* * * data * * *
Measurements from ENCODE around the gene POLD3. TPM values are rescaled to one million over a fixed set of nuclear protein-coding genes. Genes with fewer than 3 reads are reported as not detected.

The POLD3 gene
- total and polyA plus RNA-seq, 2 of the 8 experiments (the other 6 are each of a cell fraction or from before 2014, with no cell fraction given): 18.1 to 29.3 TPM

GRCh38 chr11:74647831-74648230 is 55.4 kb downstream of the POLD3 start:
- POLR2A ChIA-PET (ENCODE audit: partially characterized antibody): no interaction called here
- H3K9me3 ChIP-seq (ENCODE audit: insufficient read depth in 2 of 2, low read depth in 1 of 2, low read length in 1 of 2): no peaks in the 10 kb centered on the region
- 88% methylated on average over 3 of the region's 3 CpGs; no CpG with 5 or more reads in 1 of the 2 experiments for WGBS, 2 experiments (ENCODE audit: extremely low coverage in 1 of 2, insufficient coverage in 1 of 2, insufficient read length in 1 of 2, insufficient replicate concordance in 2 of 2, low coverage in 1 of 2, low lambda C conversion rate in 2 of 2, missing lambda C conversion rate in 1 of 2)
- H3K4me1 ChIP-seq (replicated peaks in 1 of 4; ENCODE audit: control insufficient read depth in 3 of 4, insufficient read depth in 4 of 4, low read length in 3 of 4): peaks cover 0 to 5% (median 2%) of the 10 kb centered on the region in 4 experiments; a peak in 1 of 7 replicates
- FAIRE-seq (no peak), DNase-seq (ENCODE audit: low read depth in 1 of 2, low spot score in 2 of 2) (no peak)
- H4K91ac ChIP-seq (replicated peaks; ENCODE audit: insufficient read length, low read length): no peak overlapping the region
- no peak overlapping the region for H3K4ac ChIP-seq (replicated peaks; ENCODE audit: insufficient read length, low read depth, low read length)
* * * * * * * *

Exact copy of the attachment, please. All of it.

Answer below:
Measurements from ENCODE around the gene POLD3. TPM values are rescaled to one million over a fixed set of nuclear protein-coding genes. Genes with fewer than 3 reads are reported as not detected.

The POLD3 gene
- total and polyA plus RNA-seq, 2 of the 8 experiments (the other 6 are each of a cell fraction or from before 2014, with no cell fraction given): 18.1 to 29.3 TPM

GRCh38 chr11:74647831-74648230 is 55.4 kb downstream of the POLD3 start:
- POLR2A ChIA-PET (ENCODE audit: partially characterized antibody): no interaction called here
- H3K9me3 ChIP-seq (ENCODE audit: insufficient read depth in 2 of 2, low read depth in 1 of 2, low read length in 1 of 2): no peaks in the 10 kb centered on the region
- 88% methylated on average over 3 of the region's 3 CpGs; no CpG with 5 or more reads in 1 of the 2 experiments for WGBS, 2 experiments (ENCODE audit: extremely low coverage in 1 of 2, insufficient coverage in 1 of 2, insufficient read length in 1 of 2, insufficient replicate concordance in 2 of 2, low coverage in 1 of 2, low lambda C conversion rate in 2 of 2, missing lambda C conversion rate in 1 of 2)
- H3K4me1 ChIP-seq (replicated peaks in 1 of 4; ENCODE audit: control insufficient read depth in 3 of 4, insufficient read depth in 4 of 4, low read length in 3 of 4): peaks cover 0 to 5% (median 2%) of the 10 kb centered on the region in 4 experiments; a peak in 1 of 7 replicates
- FAIRE-seq (no peak), DNase-seq (ENCODE audit: low read depth in 1 of 2, low spot score in 2 of 2) (no peak)
- H4K91ac ChIP-seq (replicated peaks; ENCODE audit: insufficient read length, low read length): no peak overlapping the region
- no peak overlapping the region for H3K4ac ChIP-seq (replicated peaks; ENCODE audit: insufficient read length, low read depth, low read length)